“Don’t Ask Don’t Tell” Repeal Shows Congress’ Effectiveness

By Nathan St. Pierre ’12

On December 18, 2010, the Senate was able to make a landmark decision vote for the rights of gays by voting to repeal the “Don’t Ask Don’t Tell” policy. In a vote of 65-31 even eight Republicans were able to put party ideals aside and vote on this repeal. This represents one of very few moments where at least some of the Republicans have been able to work with the Democrats and let change has leak out of the coffin that it has been slumbering in.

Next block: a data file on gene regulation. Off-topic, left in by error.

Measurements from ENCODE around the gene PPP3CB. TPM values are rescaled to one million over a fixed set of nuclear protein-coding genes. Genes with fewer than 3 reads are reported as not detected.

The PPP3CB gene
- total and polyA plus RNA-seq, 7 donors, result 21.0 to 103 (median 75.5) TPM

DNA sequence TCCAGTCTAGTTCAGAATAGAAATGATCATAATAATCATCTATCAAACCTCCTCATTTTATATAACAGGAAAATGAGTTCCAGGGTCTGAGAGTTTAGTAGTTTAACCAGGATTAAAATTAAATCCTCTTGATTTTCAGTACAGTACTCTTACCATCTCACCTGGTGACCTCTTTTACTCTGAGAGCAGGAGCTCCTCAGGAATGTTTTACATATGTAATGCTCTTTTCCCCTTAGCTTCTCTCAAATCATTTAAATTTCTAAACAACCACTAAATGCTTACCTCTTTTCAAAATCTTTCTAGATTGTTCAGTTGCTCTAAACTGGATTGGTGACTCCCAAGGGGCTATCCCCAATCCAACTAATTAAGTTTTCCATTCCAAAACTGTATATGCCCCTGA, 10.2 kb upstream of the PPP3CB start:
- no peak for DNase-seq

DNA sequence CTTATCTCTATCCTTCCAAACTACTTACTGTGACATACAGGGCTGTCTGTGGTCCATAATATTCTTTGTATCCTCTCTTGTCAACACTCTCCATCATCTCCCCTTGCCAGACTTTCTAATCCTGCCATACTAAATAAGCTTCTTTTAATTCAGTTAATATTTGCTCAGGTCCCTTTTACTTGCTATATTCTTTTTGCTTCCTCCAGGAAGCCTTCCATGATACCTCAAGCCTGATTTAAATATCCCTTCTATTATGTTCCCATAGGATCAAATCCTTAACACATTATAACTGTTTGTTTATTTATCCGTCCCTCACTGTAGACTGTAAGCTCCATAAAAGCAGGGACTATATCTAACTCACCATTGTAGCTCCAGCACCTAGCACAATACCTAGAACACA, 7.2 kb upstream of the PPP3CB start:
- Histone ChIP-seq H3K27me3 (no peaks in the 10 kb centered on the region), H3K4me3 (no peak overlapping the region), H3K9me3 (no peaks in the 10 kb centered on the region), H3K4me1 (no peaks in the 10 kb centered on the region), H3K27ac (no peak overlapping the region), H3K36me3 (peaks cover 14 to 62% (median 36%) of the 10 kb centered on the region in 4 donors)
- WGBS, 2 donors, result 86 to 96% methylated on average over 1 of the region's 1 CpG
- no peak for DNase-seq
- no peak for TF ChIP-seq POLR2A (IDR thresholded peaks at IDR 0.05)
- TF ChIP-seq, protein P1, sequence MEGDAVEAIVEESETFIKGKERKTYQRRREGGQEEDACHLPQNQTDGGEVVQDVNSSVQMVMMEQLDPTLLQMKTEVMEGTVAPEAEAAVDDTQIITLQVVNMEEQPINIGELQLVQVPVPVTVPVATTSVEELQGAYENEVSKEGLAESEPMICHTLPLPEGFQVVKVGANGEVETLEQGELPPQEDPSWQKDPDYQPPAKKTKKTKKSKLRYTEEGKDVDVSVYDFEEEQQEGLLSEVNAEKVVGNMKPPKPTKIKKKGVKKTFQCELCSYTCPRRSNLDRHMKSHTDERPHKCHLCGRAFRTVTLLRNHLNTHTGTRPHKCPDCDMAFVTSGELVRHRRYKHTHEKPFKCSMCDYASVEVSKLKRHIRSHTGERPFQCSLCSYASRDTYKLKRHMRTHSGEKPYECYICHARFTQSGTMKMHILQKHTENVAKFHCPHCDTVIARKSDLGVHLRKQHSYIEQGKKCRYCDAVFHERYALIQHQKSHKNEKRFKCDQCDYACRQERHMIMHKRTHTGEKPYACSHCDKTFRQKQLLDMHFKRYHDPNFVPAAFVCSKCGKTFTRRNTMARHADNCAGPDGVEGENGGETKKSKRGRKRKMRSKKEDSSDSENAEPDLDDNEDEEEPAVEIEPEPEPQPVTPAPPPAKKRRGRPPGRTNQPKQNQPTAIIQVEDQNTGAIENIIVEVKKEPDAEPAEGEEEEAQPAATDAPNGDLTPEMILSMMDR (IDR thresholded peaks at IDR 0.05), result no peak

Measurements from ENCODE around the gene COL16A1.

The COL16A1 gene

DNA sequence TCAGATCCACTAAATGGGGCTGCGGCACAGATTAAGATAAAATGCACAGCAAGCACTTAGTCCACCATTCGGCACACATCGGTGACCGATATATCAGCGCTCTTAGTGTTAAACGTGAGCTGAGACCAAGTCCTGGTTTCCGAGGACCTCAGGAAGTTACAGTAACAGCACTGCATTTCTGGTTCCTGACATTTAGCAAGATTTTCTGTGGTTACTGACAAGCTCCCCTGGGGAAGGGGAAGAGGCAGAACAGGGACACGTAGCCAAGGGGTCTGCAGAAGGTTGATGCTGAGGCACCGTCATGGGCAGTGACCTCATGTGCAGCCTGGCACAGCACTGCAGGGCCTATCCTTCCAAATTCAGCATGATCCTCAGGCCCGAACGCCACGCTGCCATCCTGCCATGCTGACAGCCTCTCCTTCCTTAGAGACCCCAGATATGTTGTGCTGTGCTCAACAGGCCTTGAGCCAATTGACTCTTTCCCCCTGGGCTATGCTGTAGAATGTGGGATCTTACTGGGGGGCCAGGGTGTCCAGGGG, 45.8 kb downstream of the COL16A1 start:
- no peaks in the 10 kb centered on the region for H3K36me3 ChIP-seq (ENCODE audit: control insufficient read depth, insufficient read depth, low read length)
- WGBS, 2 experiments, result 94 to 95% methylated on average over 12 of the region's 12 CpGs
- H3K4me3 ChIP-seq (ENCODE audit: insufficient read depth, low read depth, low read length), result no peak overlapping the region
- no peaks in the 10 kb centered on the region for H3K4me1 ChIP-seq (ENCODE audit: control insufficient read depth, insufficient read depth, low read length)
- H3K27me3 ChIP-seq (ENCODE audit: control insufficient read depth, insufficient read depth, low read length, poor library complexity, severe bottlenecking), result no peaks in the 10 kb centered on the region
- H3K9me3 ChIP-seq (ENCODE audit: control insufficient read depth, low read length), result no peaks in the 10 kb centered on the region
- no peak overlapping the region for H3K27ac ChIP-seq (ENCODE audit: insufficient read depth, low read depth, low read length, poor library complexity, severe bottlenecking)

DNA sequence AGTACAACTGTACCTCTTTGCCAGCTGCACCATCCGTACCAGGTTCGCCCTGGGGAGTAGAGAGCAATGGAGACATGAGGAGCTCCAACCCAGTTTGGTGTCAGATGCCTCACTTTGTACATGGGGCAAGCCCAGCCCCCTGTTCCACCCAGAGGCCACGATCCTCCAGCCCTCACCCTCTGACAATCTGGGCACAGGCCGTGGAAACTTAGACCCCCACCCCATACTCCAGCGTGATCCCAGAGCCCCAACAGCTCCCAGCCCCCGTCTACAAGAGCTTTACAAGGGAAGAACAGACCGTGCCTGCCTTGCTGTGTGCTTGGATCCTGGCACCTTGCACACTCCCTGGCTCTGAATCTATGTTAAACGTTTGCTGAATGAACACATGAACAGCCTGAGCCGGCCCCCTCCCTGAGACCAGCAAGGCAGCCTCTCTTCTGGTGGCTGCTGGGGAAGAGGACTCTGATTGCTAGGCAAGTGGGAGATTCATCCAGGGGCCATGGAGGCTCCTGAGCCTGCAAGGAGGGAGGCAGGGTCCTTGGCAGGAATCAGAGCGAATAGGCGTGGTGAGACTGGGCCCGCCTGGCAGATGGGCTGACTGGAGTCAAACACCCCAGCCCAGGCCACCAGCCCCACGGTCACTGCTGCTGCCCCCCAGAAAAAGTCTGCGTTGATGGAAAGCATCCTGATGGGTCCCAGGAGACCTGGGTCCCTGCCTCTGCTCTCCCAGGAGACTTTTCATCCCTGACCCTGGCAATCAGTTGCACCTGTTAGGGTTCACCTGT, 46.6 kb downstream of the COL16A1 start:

It’s no surprise to anyone that the Democratic Congress during the years 2008 to 2010 has been extremely disappointing. Approval ratings for Congress have dropped to 13 percent according to a new Gallup poll; making it the lowest legislative approval rating ever recorded. While Congress has succeeded in passing the stimulus bill and healthcare reform, those bills alone have not nearly produced the results that the general public was expecting. When the public voted overwhelmingly Republican in the 2010 elections, it appeared to me that this was the final nail in change’s coffin because of bipartisan gridlock and Republicans made sure Obama gets as low as an approval as possible. But with the large support of the “Don’t Ask Don’t Tell” repeal maybe the Republican and Democrats can compromise and some economic change can be brought to life from its coffin.

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